Ben Gillbanks is the Owner, Developer, and general Dogs Body at Pro Theme Design. Previously, he had lead the web development team and worked on a series of projects helping to shape the future direction of the company itself. He is well known for WordPress, Photoshop, Graphic Design, Game Development, Basic PHP, MYSQL, and Videos Games. During his free time, Ben involves himself with projects related to WordPress and WordPress theme development. He has his own premium themes websites running over the internet.
Cloudways: Hey Ben Gillbanks, I was amazed while going through your LinkedIn profile. Observing that you have credible amount of experience in the field of development, will you care to enlighten our readers as how you initiated your career. Tell us a bit about yourself? and why do you choose WordPress as your favorite CMS?
Ben: Hi – thanks for asking if I’d do this! I got into computers at quite a young age. So, I spent a lot of time drawing in Microsoft paint – and so decided to study digital art at university. I wanted to work in video games and got a job at Miniclip.com as a game artist – where they found out I did web design as a hobby. I ended up becoming the Director of Web Development.
Whilst at Miniclip I wanted to start a blog. I tried loads of CMS’s – and WordPress was the best by far. Everything about it was so easy to use. I released a free theme (Regulus) which became quite popular – then I partnered with Darren Hoyt and in 2007 we released Mimbo Pro, one of the first premium themes.
Cloudways: I learned that you are a part-time game developer. Can you tell our readers which game genre do you prefer? and which games do you play during your free time? Can you tell us about any game that you have developed recently?
Ben: I’ve always been a console gamer – mostly Nintendo. I’m a big fan of most of their first party games, Zelda in particular. I love the exploration aspects and how they build a complete world. In fact I mostly enjoy adventure and exploration games.
The most recent game which I designed is a small adventure speed running game. It’s a game about my life at the moment – The Legend of Dad Quest for Milk – as a new Dad I am spending a lot of time running around doing things for my son! 🙂
Cloudways: You build WordPress themes and projects, can you tell us which tools do you prefer to create and manage your projects on WordPress? Can you share your development workflow with our readers?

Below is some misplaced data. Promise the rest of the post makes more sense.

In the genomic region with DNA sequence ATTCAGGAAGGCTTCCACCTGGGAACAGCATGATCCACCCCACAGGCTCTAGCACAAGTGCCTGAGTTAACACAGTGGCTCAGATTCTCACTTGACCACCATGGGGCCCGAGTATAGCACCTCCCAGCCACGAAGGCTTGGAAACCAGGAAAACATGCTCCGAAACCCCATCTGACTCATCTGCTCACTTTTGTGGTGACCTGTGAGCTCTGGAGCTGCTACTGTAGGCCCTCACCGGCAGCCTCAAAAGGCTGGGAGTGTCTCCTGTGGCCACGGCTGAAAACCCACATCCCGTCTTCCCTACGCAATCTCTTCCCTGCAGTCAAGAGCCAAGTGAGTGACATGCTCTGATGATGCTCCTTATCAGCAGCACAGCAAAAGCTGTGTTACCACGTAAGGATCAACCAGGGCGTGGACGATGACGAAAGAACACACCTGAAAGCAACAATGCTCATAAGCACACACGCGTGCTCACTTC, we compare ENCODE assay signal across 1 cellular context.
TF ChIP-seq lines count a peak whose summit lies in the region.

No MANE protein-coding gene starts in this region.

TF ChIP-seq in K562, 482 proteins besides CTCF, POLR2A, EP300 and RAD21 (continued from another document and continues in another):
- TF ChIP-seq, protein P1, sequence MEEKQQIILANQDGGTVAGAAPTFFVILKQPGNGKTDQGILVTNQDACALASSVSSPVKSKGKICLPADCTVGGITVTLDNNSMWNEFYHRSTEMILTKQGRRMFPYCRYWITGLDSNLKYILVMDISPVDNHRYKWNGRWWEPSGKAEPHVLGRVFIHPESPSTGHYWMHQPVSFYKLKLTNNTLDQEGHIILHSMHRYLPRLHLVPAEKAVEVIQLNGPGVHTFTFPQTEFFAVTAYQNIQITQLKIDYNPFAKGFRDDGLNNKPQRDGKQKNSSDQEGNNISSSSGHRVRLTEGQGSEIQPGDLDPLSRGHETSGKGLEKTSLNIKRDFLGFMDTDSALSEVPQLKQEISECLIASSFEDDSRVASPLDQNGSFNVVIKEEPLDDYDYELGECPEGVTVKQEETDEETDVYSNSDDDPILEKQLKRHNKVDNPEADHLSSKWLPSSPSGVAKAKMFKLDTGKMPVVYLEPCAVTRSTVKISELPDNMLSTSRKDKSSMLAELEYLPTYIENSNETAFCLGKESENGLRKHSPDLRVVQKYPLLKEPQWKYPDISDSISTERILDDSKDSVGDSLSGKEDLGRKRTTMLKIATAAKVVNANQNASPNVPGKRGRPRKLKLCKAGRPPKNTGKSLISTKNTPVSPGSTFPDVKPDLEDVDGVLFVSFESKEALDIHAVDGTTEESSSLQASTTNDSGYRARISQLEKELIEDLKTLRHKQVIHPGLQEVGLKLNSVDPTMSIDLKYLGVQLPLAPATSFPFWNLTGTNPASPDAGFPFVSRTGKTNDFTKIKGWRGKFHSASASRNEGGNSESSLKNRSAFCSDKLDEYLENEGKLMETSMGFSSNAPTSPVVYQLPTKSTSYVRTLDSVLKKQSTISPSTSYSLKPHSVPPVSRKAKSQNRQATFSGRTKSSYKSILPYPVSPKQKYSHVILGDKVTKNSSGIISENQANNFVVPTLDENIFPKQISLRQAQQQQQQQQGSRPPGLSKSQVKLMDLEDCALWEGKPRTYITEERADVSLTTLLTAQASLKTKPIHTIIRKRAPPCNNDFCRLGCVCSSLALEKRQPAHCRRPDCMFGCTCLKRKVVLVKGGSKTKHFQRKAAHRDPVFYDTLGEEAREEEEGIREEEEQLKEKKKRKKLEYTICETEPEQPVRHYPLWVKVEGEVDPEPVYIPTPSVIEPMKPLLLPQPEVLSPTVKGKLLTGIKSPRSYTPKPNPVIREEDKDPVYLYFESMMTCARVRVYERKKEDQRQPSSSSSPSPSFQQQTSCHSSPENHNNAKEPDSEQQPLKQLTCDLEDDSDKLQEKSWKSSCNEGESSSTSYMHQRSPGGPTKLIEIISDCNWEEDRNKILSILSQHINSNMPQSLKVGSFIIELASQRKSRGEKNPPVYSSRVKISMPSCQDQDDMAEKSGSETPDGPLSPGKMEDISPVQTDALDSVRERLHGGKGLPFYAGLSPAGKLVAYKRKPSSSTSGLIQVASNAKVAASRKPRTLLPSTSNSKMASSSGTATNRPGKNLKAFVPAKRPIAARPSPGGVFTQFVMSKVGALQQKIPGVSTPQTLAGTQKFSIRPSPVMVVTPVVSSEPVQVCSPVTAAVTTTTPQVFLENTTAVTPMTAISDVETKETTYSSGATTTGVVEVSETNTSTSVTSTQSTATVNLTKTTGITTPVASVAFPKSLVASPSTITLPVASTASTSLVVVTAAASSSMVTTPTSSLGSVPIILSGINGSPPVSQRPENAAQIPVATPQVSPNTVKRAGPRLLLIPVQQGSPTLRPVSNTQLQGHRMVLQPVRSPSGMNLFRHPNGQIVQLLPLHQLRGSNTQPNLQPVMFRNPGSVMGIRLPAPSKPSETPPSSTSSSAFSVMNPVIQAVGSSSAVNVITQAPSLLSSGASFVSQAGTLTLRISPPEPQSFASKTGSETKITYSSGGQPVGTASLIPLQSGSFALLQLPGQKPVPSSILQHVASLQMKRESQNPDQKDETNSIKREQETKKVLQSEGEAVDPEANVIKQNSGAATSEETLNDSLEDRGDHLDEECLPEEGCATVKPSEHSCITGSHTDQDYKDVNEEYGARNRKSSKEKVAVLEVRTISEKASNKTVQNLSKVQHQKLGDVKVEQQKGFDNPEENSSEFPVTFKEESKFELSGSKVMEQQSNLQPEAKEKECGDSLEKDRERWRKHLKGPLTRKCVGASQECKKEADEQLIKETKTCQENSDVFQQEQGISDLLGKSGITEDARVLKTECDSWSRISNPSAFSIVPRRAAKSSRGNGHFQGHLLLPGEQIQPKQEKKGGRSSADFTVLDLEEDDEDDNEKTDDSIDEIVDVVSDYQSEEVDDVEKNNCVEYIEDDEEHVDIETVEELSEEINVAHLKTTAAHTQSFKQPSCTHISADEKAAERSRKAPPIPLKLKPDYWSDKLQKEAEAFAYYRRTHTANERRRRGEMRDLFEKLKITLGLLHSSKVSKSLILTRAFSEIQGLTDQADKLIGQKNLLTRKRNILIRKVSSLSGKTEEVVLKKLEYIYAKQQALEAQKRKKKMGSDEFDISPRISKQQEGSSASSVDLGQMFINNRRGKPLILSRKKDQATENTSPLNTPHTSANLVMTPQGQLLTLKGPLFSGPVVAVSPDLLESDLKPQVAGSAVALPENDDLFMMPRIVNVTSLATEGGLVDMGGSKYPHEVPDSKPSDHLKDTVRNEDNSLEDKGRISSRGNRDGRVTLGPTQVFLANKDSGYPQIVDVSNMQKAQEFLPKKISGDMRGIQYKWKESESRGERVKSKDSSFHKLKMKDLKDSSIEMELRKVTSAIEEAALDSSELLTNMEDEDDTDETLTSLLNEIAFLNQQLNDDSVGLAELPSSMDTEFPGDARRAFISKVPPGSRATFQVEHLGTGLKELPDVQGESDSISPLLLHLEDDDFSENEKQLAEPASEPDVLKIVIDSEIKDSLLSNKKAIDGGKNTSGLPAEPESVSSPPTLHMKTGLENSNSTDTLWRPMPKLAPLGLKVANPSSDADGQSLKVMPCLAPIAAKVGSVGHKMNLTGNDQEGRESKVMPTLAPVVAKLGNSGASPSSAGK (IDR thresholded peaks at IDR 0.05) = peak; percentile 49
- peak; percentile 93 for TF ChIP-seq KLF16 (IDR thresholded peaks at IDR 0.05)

Ben: I mostly design themes. In order to do it, I keep a maintained theme builder that is loosely based on current software technologies. It contains a lot of standard functionality that I use in all my projects. I’m currently considering how I can make it open source as I think it might be useful to others.
In terms of tools – I have been a long time fan of Netbeans, but I’ve recently been trying Atom, and Brackets and am thinking about switching to one of them. I work locally with MAMP, and use a combination of Codekit and Gulp for the various tasks needed.
Version control is managed by Bitbucket for closed source things, and Github for open source.
I have a page on Pro Theme Design that lists all the tools and services I use to manage the website.
Cloudways: Ben, you have a very unique and simple website. How did that idea clicked your mind?
Ben: It’s funny you should say that as I’ve been thinking about redesigning both my personal site and my business site. I’ve always tried to do things that are a little bit different. I do have some more generic themes, but they are probably the ones that sell least well. The ones where I do something a bit unusual or quirky tend to sell best (and are most fun to build). In the last couple of years I have been focusing on creating more minimal designs as well. It’s an interesting challenge to make something that is equal parts minimal, interesting, and unique.
Cloudways: You are presently working at “Pro Theme Design”. What are your responsibilities there and how do you cater them?
Ben: Pro Theme Design is a premium WordPress themes site that I started in 2007. At the time I partnered with Darren Hoyt and we built Mimbo Pro and a bunch of other themes. These days I run everything alone – occasionally partnering with Darren, and others for design. However I build the themes, run the website, do support, take care of the accounts – everything to do with running the business is done by me. It keeps me busy!